Diabetic neuropathy is a type of nerve damage that can occur if you have diabetes. High blood sugar (glucose) can injure nerves throughout your body. Diabetic neuropathy most often damages nerves in your legs and feet.
Depending on the affected nerves, diabetic neuropathy symptoms can range from pain and numbness in your legs and feet to problems with your digestive system, urinary tract, blood vessels and heart. Some people have mild symptoms. But for others, diabetic neuropathy can be quite painful and disabling.
Diabetic neuropathy is a serious diabetes complication that may affect as many as 50% of people with diabetes. But you can often prevent diabetic neuropathy or slow its progress with consistent blood sugar management and a healthy lifestyle.
What The Symptoms?
There are four main types of diabetic neuropathy. You can have one type or more than one type of neuropathy.
Your symptoms will depend on the type you have and which nerves are affected. Usually, symptoms develop gradually. You may not notice anything is wrong until considerable nerve damage has occurred.
- Peripheral neuropathy
This type of neuropathy may also be called distal symmetric peripheral neuropathy. It’s the most common type of diabetic neuropathy. It affects the feet and legs first, followed by the hands and arms. Signs and symptoms of peripheral neuropathy are often worse at night, and may include:
- Autonomic neuropathy
The autonomic nervous system controls your heart, bladder, stomach, intestines, sex organs and eyes. Diabetes can affect nerves in any of these areas, possibly causing:
- Proximal neuropathy (diabetic polyradiculopathy)
This type of neuropathy — also called diabetic amyotrophy — often affects nerves in the thighs, hips, buttocks or legs. It can also affect the abdominal and chest area. Symptoms are usually on one side of the body, but may spread to the other side. You may have:
- Mononeuropathy (focal neuropathy)
There are two types of mononeuropathy — cranial and peripheral. Mononeuropathy refers to damage to a specific nerve.
What Are the Causes and Complications Involved?
The exact cause of each type of neuropathy is unknown. Researchers think that over time, uncontrolled high blood sugar damages nerves and interferes with their ability to send signals, leading to diabetic neuropathy. High blood sugar also weakens the walls of the small blood vessels (capillaries) that supply the nerves with oxygen and nutrients.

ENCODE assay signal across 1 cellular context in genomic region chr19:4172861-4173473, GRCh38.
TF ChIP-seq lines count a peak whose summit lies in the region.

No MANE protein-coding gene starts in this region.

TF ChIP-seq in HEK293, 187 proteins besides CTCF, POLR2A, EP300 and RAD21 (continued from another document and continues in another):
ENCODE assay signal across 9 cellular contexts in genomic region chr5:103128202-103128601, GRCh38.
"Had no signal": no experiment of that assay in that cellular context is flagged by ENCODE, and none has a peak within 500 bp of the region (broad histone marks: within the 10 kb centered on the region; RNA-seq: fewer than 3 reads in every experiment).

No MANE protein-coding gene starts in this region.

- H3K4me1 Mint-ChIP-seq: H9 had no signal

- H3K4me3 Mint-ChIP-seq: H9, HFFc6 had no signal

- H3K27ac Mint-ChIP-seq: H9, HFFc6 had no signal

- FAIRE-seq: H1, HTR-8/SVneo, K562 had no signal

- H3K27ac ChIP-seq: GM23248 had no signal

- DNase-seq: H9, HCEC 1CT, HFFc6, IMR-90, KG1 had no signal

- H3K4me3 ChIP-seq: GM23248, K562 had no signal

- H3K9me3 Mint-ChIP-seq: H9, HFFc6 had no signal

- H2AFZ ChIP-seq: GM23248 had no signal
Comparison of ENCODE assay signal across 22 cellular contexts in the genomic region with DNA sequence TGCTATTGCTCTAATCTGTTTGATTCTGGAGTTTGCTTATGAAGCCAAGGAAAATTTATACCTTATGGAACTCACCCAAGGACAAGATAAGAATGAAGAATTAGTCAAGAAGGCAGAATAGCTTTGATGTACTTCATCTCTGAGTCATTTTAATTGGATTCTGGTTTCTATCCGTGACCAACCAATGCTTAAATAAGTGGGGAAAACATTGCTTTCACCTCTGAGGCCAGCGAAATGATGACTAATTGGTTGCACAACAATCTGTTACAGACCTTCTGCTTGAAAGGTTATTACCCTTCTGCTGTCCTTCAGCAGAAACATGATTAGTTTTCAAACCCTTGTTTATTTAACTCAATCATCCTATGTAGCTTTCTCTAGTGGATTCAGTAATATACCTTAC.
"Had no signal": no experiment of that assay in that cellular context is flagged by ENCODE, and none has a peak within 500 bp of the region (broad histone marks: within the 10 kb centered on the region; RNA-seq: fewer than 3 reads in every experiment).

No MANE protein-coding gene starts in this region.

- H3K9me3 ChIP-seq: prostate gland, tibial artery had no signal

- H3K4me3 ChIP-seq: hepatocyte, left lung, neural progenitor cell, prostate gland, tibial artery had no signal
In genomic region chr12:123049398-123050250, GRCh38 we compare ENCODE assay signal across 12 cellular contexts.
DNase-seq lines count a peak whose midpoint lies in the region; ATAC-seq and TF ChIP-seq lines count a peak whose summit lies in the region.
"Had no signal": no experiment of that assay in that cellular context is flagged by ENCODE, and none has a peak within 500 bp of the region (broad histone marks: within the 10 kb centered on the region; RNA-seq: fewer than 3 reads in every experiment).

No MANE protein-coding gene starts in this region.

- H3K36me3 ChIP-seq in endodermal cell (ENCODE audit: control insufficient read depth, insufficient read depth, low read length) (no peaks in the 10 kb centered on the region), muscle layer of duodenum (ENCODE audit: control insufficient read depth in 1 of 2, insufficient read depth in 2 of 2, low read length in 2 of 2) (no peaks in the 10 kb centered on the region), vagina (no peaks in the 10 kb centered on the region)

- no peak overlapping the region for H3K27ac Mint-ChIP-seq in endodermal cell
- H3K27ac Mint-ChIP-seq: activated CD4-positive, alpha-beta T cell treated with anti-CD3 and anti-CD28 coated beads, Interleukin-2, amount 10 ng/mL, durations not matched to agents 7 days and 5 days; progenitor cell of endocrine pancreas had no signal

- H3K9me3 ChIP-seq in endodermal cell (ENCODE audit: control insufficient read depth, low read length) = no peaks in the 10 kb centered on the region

Diabetic neuropathy can cause a number of serious complications, including Hypoglycemia unawareness, sweating and a fast heartbeat. But if you have autonomic neuropathy, you may not notice these warning signs. Nerve damage can make you lose feeling in your feet, so even minor cuts can turn into sores or ulcers without your realizing it. In severe cases, an infection can spread to the bone or lead to tissue death. Removal (amputation) of a toe, foot or even the lower leg may be necessary.
As per the report by Fact.MR the approval of novel drugs for the treatment of diabetic neuropathic pain has led to a major uptick in the diabetic neuropathy market. The recent COVID-19 pandemic is not anticipated to limit production of novel drugs or supplies of insulin to hospitals or pharmacies, attributed to increased functional capacity of manufacturing plants of leading players across the world.
You can prevent or delay diabetic neuropathy and its complications by closely managing your blood sugar and taking good care of your feet. Foot problems, including sores that don’t heal, ulcers and even amputation, are common complications of diabetic neuropathy. But you can prevent many of these problems by having a thorough foot exam at least once a year, having your doctor check your feet at each office visit and taking good care of your feet at home.
Take good care of your feet. Check your feet every day. If you no longer can feel pain in your feet, you might not notice a foot injury. Instead, use your eyes to look for problems. Use a mirror to see the bottoms of your feet. Use your hands to feel for hot or cold spots, bumps or dry skin. Look for sores, cuts or breaks in the skin. Also check for corns, calluses, blisters, red areas, swelling, ingrown toenails and toenail infections. If it’s hard for you to see or reach your feet, get help from a family member or foot doctor.
Protect your feet. If your feet are dry, use a lotion on your skin but not between your toes. Wear shoes and socks that fit well and wear them all the time. Use warm water to wash your feet, and dry them carefully afterward. Get special shoes if needed. If you have foot problems, Medicare may pay for shoes. Ask your health care team about it. Be careful with exercising. Some physical activities are not safe for people with neuropathy. Talk with a diabetes clinical exercise expert who can guide you.
There’s a lot you can do to prevent or delay nerve damage. And, if you already have diabetic neuropathy (nerve damage), these steps can prevent or delay further damage and may lessen your symptoms.